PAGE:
• 7. 1 ©Authors This work is licensed under a Creative Commons Attribution-NonCommercial-NoDerivatives 4.0 International License (CC BY-NC-ND 4.0). International Journal of Learning, Teaching and Educational Research Vol. 20, No. 11, pp. 1-16, November 2021 https://doi.org/10.26803/ijlter.20.11.1 Received Aug 25, 2021; Revised Nov 04, 2021; Accepted Nov 18, 2021 Turning Windows into Mirrors: Digital Stories as a Teaching Strategy to Explore the Apprenticeship of Observation in Pre-Service Teachers Carolina S. Botha COMBER, North-West University, Potchefstroom, South Africa https://orcid.org/0000-0003-1693-5575 Abstract. This article shares the critical reflections of a teacher educator who utilised digital stories as a teaching strategy in a professional development module for final-year pre-service teachers. Action research, through a participatory narrative inquiry approach, was employed, and data were gathered from digital stories, scripts, and reflective essays. The findings suggest that a platform was created for students to collaboratively share their perceptions, beliefs, and memories regarding teaching as a profession and to reflect on the impact that this lived experience had on their developing professional identity and ideas of good practice. Suggestions are made for recognising autobiographical stories as essential to all facets of teacher education and for acknowledging the influence of the apprenticeship of observation on individual pre-service teachers and on teacher-training programme curriculums. Keywords: apprenticeship of observation; digital stories; narrative inquiry; pre-service teachers; professional identity 1. Introduction Regardless of the specific motivation individuals may have for initially deciding to study teaching, they will be confronted with a significant transition once they enter tertiary education and, subsequently, the teaching career. As early as 1975, Dan Lortie, in his apprenticeship of observation, postulated that students did not enter tertiary studies as blank slates, but instead came with a set of pre- determined ideas about good practice in teaching that had a profound influence on their developing professional identity (Lortie, 1975). In 2009, Palmer et al. (2009) speculated that these perceptions and experiences that students had before they entered university might not receive the adequate academic scrutiny that they deserved and needed.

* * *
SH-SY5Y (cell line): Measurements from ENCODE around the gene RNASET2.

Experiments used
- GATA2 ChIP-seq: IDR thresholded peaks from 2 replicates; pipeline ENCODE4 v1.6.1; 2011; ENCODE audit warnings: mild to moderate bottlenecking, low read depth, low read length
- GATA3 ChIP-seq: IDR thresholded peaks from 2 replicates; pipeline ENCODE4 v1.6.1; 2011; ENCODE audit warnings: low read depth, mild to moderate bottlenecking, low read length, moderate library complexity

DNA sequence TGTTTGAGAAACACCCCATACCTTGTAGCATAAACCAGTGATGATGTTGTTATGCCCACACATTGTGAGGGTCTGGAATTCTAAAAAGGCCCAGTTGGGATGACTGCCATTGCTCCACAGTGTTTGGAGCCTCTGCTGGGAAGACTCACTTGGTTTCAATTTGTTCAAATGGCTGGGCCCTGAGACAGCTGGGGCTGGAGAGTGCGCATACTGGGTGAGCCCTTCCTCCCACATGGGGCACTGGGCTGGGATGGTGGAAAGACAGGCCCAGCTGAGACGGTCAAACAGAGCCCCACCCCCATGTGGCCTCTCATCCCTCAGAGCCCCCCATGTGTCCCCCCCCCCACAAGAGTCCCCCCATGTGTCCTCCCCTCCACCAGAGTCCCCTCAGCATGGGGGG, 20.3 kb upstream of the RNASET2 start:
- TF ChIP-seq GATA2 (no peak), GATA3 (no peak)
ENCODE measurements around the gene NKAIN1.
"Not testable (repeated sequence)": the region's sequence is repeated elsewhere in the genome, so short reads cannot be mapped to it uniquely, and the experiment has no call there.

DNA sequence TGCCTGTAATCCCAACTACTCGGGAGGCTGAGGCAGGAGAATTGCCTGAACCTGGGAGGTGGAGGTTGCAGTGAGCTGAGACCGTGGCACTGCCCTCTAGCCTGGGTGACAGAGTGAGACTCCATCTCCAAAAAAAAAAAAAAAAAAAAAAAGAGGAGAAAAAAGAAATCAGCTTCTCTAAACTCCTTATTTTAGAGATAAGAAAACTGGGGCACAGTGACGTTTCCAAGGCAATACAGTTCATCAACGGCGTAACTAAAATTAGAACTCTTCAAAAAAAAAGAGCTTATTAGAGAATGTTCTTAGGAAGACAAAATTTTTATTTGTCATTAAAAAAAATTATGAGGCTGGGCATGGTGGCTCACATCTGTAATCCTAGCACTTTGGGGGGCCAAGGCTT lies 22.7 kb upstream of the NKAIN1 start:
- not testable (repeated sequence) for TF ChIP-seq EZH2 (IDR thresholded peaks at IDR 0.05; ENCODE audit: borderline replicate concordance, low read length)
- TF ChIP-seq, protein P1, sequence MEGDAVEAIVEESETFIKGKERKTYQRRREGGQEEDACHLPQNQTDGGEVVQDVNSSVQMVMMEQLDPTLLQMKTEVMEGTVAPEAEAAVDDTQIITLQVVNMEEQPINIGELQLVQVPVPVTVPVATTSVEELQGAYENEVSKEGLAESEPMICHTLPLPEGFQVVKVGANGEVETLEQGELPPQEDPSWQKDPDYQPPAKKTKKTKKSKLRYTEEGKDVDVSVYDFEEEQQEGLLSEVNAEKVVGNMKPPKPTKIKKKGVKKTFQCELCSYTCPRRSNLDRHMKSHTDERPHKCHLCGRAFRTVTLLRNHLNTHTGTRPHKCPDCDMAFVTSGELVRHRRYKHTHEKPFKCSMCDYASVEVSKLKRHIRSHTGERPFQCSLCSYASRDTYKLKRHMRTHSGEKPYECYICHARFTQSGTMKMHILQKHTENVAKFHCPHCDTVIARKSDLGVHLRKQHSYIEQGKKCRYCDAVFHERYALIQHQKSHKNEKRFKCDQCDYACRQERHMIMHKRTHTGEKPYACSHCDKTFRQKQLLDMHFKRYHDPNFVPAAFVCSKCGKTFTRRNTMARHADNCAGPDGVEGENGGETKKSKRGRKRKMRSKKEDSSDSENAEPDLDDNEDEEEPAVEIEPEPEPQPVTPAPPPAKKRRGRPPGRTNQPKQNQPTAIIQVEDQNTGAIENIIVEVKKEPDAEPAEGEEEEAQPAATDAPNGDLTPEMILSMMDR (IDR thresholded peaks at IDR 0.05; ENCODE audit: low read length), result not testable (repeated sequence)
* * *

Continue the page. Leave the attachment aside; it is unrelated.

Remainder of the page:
• 8. 2 http://ijlter.org/index.php/ijlter In traditional lecture halls, students are often required to only look through windows, as they are often only confronted with the lenses of the epistemological and ontological view of the lecturer or the institution instead of being empowered to, through critical thinking and reflective practice, turn those windows into mirrors. This article reflects on a teaching strategy where space was created, through digital storytelling, for final-year pre-service teachers to explore the abovementioned aspects by unpacking their lived experience and memories that influenced their career choice and the subsequent conceptualisation of their professional identity (Gholami et al., 2021). Stories are an effective and emotional tool to create context and to explain, understand, and share phenomena and emotions. It is a way of seeking meaning and making sense of experiences, and a positive way of creating identity. Since Schön (1983) advocated the significance of reflection for learning, many approaches have been utilised to explore teacher experience and practice and to offer a platform for the voices of teachers to be heard (Botha, 2017). Freire’s (1970) theory of critical pedagogy postulates that a person’s lived experience should be the foundation for learning. This paper is grounded in the notion that autobiographical experience, memories, and life history should be recognised as essential to all facets of teacher education and that these stories have the power to influence their professional identity as future praxis. Lambert (2010, p. 10) comments that “finding and clarifying stories helps people to understand the context of their lives”. This process of self- reflection helps one “move from an awareness of ‘I am’ to a deeper awareness of ‘I have been … I am becoming … I am … and I will be …’” (Lambert, 2010, p. 10). In line with the recommendation of Dwyer et al. (2017) and Eichsteller (2019), I choose to use the term “narrative inquiry” instead of “storytelling” when referring to the unpacking of these experiences. As rationalisation, Dwyer et al. (2017) emphasise Aristotle’s use of narrative as the natural framework for representing the world of action. Narratives provide explanations of everyday sense making through stories. Within this framework, this paper, therefore, utilises digital storytelling as a form of participatory narrative inquiry to explore the apprenticeship of observation in pre-service teachers. 2. Evidence and theories overview 2.1 The apprenticeship of observation Together with constructivist thinkers such as Piaget (1970), Lortie (1975) and Vygotsky (1978) have explored the powerful influence that prior learning and previous experiences can have on the perceptions and experiences of pre-service teachers. The notion of the apprenticeship of observation refers to the lasting influence of the years that students spent as observers as learners in schools where they formed an idea of what they thought good teaching practice was, based on what they saw their teachers doing (Lortie, 1975). These pre-conceived notions are largely one-dimensional, imaginary, unexamined, and remarkably resistant to change and do not encompass the true complexity of teaching (Botha, 2020; Darling-Hammond & Bransford, 2005; Mewborn & Tyminski, 2006; Reyneke &